News of Oscar Pistorius arrest leaves many in disbelief
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Out in the small Italian town of Gemona, as in many places around the world, the arrest of Oscar Pistorius on murder charges was hard to believe.
It was on a new track in the northeastern corner of Italy that the double-amputee from South Africa trained last year for his Olympic debut, running lap after lap on his Cheetah Flex-Foot blades in preparation for his trip to the world's biggest sporting event.
On Thursday, shortly after Pistorius was charged in South Africa with the shooting death of his girlfriend, model Reeva Steenkamp, the mayor of Gemona said it was tough to take.
"The news shocked not only me personally but also the whole of Gemona and the region. It's come as a huge shock to everyone who knew him,'' Mayor Paolo Urbani said. "I have to say Oscar was an exceptional testimonial for our project, helping the city take forward its sporting plans. He's a delightful person, not only as a sportsman but also how he is as a human being. The news is still very fragmentary and we're waiting to hear more, to find out exactly what happened.''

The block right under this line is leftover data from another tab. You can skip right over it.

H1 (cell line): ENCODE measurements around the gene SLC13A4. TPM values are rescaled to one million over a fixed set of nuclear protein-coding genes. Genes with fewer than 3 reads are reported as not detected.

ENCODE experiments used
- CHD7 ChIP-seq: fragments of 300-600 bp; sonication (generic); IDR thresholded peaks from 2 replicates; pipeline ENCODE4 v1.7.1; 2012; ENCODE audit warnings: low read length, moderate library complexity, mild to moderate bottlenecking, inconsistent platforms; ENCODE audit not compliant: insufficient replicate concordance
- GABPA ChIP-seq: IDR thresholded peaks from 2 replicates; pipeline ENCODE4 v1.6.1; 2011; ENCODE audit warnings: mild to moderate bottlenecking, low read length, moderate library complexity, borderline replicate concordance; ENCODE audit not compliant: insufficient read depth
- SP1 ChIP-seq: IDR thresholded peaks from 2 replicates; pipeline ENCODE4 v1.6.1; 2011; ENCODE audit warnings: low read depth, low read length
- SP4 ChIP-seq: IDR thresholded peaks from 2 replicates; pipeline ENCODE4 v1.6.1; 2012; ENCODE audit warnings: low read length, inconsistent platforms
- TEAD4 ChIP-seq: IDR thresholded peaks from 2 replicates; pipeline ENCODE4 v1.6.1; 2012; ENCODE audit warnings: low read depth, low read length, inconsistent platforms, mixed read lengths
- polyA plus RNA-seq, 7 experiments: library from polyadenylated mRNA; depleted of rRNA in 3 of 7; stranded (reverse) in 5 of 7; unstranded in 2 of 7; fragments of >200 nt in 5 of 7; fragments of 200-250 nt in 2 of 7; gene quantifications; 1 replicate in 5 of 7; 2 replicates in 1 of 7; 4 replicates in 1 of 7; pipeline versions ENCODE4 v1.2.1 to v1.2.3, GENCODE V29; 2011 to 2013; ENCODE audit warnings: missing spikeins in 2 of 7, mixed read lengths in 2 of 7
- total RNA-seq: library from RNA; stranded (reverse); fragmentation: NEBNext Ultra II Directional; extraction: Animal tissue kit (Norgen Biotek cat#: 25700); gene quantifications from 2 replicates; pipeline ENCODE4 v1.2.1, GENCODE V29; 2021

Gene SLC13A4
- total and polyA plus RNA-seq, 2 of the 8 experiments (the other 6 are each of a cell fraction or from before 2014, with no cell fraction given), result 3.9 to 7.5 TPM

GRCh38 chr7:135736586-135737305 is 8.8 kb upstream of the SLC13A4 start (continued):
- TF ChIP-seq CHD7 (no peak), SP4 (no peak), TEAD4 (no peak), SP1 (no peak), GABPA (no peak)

Pistorius fought for years to be able to compete against able-bodied athletes after many said his carbon-fiber blades gave him an unfair advantage. He finally won his case in 2008, but failed to run the qualifying time for the Beijing Olympics.
He did, however, make South Africa's team for last year's London Olympics, reaching the semifinals in the 400 meters and then running for South Africa's 4x400 relay team in the final.
Nick Symmonds, an American athlete who finished fifth in the 800 meters in London, is friendly with Pistorius. He learned the news when he woke up at 6 a.m. and turned on the TV.
"I was just shocked like everybody else,'' he said. "We're going to have to let the courts down in South Africa sort out the facts.''